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Patents in the Moth Class?

Below are the patent applications made by Bladerider, available at www.ipaustralia.gov.au
Patent Application Type Provisional
Australian Application Number 2006906524
Applicant(s) KA Sail Australia Pty. Ltd.
Inventor(s) McDougall, Andrew Graeme
Title Single Sided Tensioning of a Membrane within a Frame
Status Filed
Filing Date 22 November 2006
Date of Patent 22 November 2006
Agent /
Address for Legal Service Watermark Patent & Trademark Attorneys
Level 2 302 Burwood Road Hawthorn VIC 3122 Australia
Patent Application Type Provisional
Australian Application Number 2006906523
Applicant(s) KA Sail Australia Pty. Ltd.
Inventor(s) McDougall, Andrew Graeme
Title Hydrofoil Mounting System
Status Filed
Filing Date 22 November 2006
Date of Patent 22 November 2006
Agent /
Address for Legal Service Watermark Patent & Trademark Attorneys
Level 2 302 Burwood Road Hawthorn VIC 3122 Australia

To our knowledge this is the first time in the long history of the class that anyone has attempted to gain a patent for their innovation or to prevent others from using it. So what are the implications?

We believe free use of others’ innovations is an essential characteristic of a development class. If Ian Ward had patented the Unilfoiler or John Ilett had patented the wand/flap control system, other boat building companies would have been strongly discouraged from attempting copies even with some modifications. There is no guarantee in patent law that making a small change lets you off the patent if it is shown that you are employing the innovation of the patent holder. Fullforce, Aardvark, Thorpe and indeed Bladerider could all have been sued if patents had been established.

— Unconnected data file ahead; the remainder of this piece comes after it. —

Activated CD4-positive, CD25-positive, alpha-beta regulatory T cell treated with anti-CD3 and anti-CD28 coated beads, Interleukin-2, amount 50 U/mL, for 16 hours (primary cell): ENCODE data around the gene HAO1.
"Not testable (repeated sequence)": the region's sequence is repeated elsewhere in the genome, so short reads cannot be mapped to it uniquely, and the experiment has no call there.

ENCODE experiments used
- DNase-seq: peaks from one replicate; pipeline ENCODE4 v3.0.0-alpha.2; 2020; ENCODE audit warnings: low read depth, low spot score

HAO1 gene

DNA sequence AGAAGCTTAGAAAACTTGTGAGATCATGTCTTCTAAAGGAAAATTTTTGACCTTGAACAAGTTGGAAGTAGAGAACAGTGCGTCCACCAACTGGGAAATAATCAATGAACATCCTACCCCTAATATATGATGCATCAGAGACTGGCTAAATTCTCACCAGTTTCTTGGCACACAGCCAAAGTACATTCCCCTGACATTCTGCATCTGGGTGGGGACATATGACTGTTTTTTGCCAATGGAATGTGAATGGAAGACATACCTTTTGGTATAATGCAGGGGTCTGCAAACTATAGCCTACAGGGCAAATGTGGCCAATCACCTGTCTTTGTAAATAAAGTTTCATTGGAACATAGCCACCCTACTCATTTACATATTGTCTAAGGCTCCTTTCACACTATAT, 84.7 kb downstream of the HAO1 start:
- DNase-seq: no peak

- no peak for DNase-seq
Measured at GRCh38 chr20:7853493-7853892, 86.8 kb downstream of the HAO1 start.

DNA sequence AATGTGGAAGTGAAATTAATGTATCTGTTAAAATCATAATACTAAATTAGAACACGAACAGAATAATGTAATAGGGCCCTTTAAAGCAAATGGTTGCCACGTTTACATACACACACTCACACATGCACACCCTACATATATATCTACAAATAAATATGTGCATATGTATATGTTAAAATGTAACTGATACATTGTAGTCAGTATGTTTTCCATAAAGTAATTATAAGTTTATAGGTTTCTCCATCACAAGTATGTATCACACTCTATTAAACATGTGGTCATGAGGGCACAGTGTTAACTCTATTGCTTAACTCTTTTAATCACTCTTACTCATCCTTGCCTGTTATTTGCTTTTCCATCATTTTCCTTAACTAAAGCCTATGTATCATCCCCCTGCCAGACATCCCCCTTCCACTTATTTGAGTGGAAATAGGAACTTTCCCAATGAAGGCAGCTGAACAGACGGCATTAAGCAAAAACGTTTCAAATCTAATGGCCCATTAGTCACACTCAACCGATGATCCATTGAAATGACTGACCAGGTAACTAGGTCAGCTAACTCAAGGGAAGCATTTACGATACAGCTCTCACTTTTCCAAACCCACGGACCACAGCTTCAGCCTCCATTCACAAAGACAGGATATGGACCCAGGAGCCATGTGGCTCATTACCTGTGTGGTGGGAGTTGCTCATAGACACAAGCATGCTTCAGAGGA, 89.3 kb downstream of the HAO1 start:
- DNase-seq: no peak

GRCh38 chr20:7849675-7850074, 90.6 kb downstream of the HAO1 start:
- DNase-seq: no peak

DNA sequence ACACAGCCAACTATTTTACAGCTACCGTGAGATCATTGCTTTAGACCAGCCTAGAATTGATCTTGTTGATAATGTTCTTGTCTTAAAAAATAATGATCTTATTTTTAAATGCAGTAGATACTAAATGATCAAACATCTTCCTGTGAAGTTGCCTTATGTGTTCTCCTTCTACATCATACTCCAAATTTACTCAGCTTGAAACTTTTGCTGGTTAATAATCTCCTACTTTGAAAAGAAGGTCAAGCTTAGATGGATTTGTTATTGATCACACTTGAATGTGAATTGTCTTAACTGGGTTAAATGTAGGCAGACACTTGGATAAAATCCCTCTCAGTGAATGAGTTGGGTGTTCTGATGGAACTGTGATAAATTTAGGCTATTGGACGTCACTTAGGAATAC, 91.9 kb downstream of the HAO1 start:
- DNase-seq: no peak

There are many examples of design innovation in the Moth class that have never been patented and have therefore been widely copied and improved to the benefit of the sailing community. The danger we perceive is that by seeking to patent its innovations Bladeider will deter other builders from building Moths and hinder development. The irony is that Bladerider have contributed minimal innovation but benefitted freely from the open source development of others. To be fair,they are doing what many large companies would do but that does not mean it is good for our class.

The issue we see, is that our class rule and philosophy relies on not having normal corporate behaviour imposed on it. The open source philosophy of new tech companies like SunMicrosystems has in fact been practised in the Moth class for 75 years. Without it we would be sailing Europes made by Rondar.

We’d welcome responses, especially from Bladerider.